The area that is now the state of Texas underwent cycles of plate movement, volcanic activity and flooding over its 600 million years of existence. The type of life that could survive in the area depended on the geologic conditions of the time. For instance, during the Cretaceous period, which ended with the extinction of the dinosaurs, most of Texas was underwater. Only a swath of West Texas from the Panhandle to the Big Bend region remained dry. However, because of the size of the state, a variety of fossils have been recovered.
Because much of Texas was once an inland sea, fossils of marine life can be found in many parts of the state. Fossil hunters commonly find snails, whelks, scallops and various seashells, as well as colonies of coral. Fossils may be embedded in limestone or buried in soil. The marine fossils date primarily to the Cretaceous period, or approximately 100 million years in the past. In West Texas, paleontologists found sharks, a reef and marine invertebrates in the Guadalupe Mountains. Two small plesiosaurs were unearthed in central Texas near Austin.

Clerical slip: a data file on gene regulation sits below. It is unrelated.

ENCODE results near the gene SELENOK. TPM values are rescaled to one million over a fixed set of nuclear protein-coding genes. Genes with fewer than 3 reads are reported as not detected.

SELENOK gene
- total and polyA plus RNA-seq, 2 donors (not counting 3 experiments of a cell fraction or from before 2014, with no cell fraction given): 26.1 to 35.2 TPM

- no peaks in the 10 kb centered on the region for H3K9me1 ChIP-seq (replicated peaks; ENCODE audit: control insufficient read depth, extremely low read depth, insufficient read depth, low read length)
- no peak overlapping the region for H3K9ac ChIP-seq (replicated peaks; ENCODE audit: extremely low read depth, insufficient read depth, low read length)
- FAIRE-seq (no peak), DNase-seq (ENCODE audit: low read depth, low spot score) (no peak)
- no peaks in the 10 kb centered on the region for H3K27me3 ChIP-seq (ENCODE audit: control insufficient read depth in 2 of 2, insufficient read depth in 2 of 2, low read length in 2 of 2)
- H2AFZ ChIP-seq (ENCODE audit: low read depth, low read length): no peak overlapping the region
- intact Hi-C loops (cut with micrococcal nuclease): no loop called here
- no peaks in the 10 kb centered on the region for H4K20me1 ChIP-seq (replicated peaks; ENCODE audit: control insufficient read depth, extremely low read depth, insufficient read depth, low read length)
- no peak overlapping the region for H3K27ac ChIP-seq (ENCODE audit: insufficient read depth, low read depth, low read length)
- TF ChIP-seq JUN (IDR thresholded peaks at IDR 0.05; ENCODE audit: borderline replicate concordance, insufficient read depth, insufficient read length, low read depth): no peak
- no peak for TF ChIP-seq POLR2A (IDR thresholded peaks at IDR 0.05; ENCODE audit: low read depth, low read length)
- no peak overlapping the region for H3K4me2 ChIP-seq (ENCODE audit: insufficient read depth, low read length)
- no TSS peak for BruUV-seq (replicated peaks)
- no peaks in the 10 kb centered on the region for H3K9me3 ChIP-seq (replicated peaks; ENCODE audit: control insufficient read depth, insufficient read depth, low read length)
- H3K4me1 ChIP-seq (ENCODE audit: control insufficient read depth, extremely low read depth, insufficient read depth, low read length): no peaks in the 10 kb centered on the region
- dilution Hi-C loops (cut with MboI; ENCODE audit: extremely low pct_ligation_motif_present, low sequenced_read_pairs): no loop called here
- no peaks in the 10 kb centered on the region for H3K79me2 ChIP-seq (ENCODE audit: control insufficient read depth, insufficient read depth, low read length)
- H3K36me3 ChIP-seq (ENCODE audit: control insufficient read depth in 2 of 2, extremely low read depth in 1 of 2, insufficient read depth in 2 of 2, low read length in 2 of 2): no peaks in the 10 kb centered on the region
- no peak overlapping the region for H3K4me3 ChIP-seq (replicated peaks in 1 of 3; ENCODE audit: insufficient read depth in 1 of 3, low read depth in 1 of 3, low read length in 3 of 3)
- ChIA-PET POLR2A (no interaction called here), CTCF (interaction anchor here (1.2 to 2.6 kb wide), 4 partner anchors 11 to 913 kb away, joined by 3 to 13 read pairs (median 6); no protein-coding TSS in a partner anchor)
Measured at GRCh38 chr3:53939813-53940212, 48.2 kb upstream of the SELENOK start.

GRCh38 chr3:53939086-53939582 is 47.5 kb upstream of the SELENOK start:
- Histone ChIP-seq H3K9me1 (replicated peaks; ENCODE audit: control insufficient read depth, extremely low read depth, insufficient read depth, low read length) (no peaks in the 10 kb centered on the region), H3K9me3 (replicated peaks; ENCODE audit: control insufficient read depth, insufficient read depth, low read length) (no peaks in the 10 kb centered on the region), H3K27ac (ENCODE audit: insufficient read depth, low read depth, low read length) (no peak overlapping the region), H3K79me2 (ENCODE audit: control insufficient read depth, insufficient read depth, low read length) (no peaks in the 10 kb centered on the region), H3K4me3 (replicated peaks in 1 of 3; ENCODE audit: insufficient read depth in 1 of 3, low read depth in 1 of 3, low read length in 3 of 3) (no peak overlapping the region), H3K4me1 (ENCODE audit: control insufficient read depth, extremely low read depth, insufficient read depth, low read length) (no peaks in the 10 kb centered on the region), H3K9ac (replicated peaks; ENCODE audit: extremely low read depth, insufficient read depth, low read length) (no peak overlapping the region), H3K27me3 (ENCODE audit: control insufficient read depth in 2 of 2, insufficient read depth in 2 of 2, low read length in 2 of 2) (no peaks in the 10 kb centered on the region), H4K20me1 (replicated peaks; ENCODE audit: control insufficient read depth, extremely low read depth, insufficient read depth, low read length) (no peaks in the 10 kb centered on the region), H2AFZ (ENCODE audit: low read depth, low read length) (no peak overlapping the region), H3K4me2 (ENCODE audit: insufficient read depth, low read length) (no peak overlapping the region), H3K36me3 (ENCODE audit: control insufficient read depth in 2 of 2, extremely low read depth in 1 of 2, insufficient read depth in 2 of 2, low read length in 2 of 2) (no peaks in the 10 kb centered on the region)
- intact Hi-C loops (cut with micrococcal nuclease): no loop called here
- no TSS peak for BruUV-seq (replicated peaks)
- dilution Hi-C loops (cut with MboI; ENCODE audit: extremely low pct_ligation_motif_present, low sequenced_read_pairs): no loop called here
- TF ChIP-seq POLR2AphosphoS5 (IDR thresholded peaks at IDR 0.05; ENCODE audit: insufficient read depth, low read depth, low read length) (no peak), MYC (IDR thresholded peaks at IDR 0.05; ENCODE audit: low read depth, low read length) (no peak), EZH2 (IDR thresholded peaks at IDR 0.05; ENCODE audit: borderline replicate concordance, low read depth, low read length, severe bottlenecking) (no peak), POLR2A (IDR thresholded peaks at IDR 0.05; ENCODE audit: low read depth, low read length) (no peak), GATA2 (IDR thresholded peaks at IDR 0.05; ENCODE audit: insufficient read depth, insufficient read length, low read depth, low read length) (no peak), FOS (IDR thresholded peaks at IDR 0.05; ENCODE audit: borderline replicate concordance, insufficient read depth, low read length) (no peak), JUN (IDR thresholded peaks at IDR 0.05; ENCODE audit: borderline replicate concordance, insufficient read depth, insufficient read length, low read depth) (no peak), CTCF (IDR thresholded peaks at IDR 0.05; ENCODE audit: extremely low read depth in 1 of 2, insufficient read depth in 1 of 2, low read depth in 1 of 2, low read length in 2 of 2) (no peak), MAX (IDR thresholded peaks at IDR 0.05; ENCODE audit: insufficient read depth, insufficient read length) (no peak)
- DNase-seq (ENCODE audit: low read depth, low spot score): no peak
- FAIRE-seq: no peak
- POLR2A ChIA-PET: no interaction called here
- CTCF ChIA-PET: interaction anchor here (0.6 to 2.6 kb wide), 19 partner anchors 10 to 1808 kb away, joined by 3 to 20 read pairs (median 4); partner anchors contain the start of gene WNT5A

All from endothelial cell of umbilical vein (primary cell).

Wood becomes petrified when it is buried before it can decay. Beneath the soil, the decay happens very slowly, allowing minerals in the ground water to replace the cells of the plant. Fossilized palm wood is so common in the state that it became Texas' official state stone. Fossilized wood of various types can be found throughout the state.
Dinosaur fossils have been rare in Texas. However, in 2003, a site was found in Arlington, a large city between Dallas and Fort Worth. The area was a coastal plain during the Cretaceous period, and paleontologists date the fossils to about 95 million years ago. Finds include the most nearly intact fossil of a duckbilled dinosaur called Protohadros that has been found so far. An as-yet-unnamed theropod from the same family as Tyrannosaurus rex was also discovered. Due to the area's proximity to the coast, turtles, crocodiles and fish have been unearthed as well.
During the Cenozoic era, which began about 65 million years ago, the growth of the Rocky Mountains led to sedimentary run-off covering parts of Texas. The fossils of mammals are found in this sediment from the High Plains to the Gulf Coast. Mastodons, mammoths and bison are among the mammal fossils found in the deposits. In south Texas, scientists have found fossils of sloths, saber-toothed tigers and American zebras and lions.